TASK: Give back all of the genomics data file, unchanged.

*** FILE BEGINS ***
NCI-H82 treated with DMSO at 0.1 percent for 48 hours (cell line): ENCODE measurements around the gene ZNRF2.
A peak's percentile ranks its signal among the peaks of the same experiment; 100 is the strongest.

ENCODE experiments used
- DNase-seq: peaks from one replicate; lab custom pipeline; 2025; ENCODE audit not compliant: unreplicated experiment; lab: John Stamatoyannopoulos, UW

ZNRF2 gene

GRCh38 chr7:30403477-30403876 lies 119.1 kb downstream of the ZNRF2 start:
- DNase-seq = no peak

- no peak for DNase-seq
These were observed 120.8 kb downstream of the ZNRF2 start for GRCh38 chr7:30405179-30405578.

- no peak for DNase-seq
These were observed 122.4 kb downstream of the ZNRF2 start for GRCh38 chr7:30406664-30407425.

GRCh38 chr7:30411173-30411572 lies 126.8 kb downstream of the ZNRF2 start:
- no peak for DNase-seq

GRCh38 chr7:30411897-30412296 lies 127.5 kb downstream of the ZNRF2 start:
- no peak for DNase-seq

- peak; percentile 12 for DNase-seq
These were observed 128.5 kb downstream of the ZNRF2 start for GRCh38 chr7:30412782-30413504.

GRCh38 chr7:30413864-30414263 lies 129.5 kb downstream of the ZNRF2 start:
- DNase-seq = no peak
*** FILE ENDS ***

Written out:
NCI-H82 treated with DMSO at 0.1 percent for 48 hours (cell line): ENCODE measurements around the gene ZNRF2.
A peak's percentile ranks its signal among the peaks of the same experiment; 100 is the strongest.

ENCODE experiments used
- DNase-seq: peaks from one replicate; lab custom pipeline; 2025; ENCODE audit not compliant: unreplicated experiment; lab: John Stamatoyannopoulos, UW

ZNRF2 gene

GRCh38 chr7:30403477-30403876 lies 119.1 kb downstream of the ZNRF2 start:
- DNase-seq = no peak

- no peak for DNase-seq
These were observed 120.8 kb downstream of the ZNRF2 start for GRCh38 chr7:30405179-30405578.

- no peak for DNase-seq
These were observed 122.4 kb downstream of the ZNRF2 start for GRCh38 chr7:30406664-30407425.

GRCh38 chr7:30411173-30411572 lies 126.8 kb downstream of the ZNRF2 start:
- no peak for DNase-seq

GRCh38 chr7:30411897-30412296 lies 127.5 kb downstream of the ZNRF2 start:
- no peak for DNase-seq

- peak; percentile 12 for DNase-seq
These were observed 128.5 kb downstream of the ZNRF2 start for GRCh38 chr7:30412782-30413504.

GRCh38 chr7:30413864-30414263 lies 129.5 kb downstream of the ZNRF2 start:
- DNase-seq = no peak